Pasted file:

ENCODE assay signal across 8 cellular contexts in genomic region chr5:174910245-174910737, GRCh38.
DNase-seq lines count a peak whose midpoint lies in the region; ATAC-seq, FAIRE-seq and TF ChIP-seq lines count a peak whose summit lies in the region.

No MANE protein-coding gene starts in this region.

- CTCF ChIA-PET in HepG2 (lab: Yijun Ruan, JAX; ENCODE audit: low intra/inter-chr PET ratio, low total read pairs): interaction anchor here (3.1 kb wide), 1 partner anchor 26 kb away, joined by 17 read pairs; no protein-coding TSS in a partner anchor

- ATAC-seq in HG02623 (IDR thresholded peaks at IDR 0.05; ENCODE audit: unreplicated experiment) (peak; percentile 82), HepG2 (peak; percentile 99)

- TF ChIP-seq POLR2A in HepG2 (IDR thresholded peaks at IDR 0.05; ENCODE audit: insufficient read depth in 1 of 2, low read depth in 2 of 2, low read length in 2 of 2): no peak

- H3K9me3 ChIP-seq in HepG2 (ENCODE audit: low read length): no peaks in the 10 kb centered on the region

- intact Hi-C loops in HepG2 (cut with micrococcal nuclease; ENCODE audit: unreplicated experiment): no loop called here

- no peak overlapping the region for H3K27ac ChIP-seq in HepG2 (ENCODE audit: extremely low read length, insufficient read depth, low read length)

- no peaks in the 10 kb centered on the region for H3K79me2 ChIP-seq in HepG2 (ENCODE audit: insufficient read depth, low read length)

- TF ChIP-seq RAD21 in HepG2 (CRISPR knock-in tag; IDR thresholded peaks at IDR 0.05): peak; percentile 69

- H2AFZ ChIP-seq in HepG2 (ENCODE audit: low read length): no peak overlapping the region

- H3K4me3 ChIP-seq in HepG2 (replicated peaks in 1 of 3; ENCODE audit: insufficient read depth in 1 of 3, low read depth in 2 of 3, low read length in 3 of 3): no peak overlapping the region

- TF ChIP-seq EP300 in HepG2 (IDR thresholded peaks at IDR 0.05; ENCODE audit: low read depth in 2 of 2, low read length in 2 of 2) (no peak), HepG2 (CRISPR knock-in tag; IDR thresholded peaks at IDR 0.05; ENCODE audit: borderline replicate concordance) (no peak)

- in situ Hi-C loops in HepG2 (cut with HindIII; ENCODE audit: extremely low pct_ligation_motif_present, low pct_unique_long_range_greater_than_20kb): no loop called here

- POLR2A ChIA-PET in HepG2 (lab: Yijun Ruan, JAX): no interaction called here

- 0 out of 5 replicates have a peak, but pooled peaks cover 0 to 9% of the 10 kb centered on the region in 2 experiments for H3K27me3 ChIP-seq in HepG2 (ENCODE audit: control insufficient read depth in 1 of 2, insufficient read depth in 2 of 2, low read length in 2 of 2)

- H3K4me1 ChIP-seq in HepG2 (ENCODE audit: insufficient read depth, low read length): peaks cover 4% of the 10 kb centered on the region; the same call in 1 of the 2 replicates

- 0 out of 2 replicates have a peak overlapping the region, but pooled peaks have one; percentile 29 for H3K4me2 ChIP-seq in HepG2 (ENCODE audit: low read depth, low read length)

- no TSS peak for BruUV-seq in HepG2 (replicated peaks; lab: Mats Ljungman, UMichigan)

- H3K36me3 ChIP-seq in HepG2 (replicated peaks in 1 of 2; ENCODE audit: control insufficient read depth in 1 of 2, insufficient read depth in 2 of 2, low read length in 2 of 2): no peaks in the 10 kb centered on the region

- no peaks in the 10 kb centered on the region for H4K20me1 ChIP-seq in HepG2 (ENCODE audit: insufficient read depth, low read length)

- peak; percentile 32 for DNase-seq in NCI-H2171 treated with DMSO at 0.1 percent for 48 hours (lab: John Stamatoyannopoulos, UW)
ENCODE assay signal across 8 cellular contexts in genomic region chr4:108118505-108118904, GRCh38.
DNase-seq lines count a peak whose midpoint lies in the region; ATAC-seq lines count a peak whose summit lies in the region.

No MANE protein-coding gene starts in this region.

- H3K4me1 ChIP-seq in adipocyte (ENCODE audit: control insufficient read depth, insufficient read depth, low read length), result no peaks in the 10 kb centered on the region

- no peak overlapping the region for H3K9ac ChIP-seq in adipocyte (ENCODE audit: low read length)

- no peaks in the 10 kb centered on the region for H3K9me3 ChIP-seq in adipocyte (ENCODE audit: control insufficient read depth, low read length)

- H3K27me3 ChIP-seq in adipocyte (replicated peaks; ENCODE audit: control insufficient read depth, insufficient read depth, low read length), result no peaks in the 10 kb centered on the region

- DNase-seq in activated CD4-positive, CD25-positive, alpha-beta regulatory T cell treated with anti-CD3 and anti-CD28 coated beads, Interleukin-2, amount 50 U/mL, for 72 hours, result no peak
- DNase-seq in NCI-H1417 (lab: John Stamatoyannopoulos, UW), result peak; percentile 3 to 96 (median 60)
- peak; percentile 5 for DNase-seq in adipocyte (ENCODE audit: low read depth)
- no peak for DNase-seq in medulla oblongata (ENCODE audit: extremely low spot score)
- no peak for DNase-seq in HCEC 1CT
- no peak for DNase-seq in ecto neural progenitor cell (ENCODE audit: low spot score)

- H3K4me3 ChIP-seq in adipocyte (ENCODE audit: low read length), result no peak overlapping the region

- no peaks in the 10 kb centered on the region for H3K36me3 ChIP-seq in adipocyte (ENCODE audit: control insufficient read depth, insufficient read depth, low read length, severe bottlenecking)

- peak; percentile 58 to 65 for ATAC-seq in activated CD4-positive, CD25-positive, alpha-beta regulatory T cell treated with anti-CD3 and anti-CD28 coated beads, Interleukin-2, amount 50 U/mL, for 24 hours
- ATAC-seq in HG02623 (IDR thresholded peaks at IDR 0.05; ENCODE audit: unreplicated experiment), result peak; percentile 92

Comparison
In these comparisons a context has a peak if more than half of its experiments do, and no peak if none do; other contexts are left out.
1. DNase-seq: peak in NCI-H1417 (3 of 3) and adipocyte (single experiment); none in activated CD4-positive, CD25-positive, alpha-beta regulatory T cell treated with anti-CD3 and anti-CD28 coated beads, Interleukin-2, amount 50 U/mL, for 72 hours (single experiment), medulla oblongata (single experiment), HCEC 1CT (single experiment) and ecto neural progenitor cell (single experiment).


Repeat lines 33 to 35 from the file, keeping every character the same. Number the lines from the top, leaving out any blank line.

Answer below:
- peak; percentile 5 for DNase-seq in adipocyte (ENCODE audit: low read depth)
- no peak for DNase-seq in medulla oblongata (ENCODE audit: extremely low spot score)
- no peak for DNase-seq in HCEC 1CT